My books aren't exactly the happiest out there; they were never meant to be. There are humorous moments though. Howard Forrester is funny though, even if he can be a pain in the behind to be around. I think if this television show ever comes to be, the actor who plays Howard will have to be good at balancing being this real jerk, but also one who has that sense of humor.
What kind of research do you do?
This isn't a commentary on the political climate; it's a work of fiction which happens to take place in a setting where politically involved characters have to deal with political upheaval. That
being said, I still felt it was necessary to know the basics of political systems from the United States and around the world, and how I wished to implement those basics.
Where I've done the most research would be on how abuse, in all of its forms, affects young men. Many of the young male characters have been abused, in some way, shape, or form. For some, the extent is not revealed until later books. This abuse explains a lot about these characters, from addictions to behaviors, to their sense of self and of relationships. This novel certainly isn't all sunshine and roses as these characters have experienced such trauma, but I can assure readers that these characters come to a sense of healing and peace. I think it will be a memorable read to see how they get to that point. I think it's important to mention that, at least how I see it, male victims of abuse don't get the attention that they deserve. This is regards to recognizing them as victims, as well as studying the effects of abuse. I didn't begin writing with the idea of incorporating this theme; it's one which sort of just came up, though I'm glad that it did.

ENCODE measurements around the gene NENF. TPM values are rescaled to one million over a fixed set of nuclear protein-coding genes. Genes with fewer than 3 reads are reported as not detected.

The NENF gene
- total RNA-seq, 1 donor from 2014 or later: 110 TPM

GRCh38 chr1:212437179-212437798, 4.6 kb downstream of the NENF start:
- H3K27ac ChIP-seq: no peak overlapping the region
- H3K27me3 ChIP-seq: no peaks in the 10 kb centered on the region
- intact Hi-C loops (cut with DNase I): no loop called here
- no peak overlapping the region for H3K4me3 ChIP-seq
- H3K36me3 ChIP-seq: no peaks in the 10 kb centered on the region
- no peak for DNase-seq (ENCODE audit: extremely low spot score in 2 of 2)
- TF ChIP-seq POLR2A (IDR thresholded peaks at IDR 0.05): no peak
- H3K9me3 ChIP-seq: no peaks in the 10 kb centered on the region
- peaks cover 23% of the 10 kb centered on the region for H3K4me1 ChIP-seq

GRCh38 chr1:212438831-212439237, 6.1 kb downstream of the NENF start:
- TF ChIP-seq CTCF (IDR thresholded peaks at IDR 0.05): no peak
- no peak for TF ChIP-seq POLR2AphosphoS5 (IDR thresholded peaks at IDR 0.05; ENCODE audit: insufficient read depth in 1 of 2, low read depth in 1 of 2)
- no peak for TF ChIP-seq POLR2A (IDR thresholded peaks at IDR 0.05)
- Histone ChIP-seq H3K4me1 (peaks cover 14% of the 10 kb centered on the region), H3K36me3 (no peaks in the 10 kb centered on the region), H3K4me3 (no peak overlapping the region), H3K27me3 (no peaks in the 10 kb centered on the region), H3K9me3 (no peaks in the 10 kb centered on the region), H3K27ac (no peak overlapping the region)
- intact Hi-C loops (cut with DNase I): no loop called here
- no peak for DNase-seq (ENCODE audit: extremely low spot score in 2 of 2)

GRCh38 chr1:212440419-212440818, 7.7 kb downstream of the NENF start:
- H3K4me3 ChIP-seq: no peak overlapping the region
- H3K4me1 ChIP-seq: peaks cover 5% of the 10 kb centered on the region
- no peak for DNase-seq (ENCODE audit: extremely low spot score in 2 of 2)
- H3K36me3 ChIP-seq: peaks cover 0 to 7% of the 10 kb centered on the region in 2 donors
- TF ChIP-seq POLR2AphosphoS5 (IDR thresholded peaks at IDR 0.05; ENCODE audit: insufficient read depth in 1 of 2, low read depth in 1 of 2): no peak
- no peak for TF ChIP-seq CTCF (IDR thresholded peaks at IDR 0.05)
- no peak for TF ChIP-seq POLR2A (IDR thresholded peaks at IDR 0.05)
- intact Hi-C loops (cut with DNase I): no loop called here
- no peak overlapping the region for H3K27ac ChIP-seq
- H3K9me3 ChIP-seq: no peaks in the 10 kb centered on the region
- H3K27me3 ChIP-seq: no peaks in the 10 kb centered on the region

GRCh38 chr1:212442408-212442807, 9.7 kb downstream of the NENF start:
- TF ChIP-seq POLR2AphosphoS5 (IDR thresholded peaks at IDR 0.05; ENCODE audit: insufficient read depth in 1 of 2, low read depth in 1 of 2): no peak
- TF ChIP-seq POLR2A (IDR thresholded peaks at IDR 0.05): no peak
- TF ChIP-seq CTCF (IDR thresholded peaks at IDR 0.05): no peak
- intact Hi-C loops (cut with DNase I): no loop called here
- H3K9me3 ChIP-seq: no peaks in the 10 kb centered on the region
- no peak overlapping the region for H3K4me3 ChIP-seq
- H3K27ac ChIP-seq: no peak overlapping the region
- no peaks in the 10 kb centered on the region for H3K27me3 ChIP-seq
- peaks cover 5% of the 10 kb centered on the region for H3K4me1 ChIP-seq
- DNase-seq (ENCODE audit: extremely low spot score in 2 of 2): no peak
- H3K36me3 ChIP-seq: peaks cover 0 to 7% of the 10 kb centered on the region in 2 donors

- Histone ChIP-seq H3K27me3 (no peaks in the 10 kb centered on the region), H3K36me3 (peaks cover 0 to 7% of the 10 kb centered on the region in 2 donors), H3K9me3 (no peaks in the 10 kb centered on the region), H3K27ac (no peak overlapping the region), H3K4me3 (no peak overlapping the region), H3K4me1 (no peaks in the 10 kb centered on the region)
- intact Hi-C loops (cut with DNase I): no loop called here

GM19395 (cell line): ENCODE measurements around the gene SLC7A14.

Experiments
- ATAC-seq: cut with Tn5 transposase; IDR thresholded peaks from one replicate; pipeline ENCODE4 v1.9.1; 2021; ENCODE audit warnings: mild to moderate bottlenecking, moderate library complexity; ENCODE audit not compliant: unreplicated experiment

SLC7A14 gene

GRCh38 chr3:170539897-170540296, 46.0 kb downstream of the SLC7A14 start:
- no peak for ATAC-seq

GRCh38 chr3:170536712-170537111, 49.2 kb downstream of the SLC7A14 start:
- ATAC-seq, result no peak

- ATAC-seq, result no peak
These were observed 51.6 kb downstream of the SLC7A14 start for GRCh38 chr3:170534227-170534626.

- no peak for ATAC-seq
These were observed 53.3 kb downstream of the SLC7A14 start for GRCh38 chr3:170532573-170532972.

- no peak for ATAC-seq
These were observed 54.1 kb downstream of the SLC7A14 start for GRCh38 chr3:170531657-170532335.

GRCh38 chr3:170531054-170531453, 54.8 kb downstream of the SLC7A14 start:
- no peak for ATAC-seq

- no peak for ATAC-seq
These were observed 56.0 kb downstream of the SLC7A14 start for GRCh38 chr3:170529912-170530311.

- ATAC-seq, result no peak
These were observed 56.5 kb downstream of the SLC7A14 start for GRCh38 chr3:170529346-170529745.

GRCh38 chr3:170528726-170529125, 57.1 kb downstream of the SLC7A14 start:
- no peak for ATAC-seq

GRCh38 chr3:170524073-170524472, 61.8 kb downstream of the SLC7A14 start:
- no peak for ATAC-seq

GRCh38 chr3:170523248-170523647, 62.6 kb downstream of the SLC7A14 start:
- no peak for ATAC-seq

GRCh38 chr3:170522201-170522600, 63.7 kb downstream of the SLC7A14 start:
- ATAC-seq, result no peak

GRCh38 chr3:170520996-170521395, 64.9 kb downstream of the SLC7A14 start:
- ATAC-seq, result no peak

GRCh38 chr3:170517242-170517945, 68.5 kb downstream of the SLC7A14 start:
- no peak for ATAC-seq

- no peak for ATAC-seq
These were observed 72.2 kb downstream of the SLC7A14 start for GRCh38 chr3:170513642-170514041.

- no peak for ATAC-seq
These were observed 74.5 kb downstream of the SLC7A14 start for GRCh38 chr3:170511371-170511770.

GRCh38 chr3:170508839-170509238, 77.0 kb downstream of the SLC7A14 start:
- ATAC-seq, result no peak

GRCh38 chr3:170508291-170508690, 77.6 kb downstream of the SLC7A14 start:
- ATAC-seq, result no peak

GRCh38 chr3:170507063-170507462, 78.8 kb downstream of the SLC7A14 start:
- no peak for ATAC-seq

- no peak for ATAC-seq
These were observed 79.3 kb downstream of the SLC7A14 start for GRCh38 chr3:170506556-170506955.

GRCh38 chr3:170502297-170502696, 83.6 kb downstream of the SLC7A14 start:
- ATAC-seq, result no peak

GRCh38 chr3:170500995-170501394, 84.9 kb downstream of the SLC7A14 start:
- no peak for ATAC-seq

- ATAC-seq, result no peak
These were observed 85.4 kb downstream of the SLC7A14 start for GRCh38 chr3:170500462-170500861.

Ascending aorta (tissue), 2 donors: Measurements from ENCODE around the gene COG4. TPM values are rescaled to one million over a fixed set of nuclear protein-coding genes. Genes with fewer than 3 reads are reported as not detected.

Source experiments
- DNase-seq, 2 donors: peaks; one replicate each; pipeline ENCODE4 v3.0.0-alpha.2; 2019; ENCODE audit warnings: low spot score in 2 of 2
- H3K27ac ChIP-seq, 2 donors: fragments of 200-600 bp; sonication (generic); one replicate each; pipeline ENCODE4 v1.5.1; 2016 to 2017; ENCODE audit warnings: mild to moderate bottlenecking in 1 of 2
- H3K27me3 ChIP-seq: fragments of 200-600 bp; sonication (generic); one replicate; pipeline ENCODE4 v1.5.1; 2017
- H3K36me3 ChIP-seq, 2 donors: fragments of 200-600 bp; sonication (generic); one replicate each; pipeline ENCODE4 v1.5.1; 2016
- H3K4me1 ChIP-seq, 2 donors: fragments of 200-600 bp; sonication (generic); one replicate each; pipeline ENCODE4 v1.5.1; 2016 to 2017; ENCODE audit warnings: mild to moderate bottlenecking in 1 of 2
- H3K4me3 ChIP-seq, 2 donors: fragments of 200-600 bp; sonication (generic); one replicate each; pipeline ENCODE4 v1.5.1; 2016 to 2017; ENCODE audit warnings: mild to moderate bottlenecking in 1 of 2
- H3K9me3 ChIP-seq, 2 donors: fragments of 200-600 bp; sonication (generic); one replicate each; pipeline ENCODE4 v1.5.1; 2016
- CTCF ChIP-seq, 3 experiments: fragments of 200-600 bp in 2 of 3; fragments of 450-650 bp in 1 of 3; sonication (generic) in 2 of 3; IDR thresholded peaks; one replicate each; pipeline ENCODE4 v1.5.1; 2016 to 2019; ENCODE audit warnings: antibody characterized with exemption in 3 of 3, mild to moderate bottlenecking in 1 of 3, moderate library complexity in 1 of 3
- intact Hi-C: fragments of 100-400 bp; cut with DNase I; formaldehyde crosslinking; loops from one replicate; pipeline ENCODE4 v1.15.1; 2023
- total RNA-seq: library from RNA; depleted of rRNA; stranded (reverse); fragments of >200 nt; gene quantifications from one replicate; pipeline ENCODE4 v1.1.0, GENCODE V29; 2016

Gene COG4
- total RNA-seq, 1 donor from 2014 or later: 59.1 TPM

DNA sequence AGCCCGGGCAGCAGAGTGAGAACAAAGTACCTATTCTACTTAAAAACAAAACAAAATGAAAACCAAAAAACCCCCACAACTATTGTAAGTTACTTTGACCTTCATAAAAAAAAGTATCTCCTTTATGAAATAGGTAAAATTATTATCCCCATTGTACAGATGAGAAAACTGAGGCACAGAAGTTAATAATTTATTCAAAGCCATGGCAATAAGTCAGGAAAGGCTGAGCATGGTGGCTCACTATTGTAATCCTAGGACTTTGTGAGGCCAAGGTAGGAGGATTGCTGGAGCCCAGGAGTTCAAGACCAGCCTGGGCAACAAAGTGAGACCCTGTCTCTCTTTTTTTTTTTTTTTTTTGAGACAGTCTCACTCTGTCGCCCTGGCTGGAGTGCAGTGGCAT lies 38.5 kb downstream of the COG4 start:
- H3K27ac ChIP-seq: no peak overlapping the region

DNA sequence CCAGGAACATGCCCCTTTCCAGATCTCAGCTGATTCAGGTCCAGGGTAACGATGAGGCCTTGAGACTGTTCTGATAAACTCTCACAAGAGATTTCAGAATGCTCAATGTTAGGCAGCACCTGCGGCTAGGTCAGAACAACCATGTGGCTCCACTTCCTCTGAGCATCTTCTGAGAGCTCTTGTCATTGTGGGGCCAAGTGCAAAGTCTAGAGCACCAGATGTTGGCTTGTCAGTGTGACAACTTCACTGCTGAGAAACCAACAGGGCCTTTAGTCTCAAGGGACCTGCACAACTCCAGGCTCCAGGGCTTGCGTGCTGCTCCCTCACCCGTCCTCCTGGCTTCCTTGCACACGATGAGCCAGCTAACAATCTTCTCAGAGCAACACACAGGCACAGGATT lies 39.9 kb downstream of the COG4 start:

Please tell us about yourself.
I'm from Long Island, not the part that's close to the city as most people assume; I'm actually just as close to Connecticut as I am to the city. My hometown of East Setauket is where the spy ring was during the American Revolution. My husband and I met in quite a providential way. We were both from Long Island, both visiting New York City that night, and both living in Washington, DC at the time. We went back and forth between New York and DC but ultimately ended up in the DC area with our two daughters.
I received my Bachelor's degree from Fordham University and my Master's degree from Regent University's Robertson School of Government.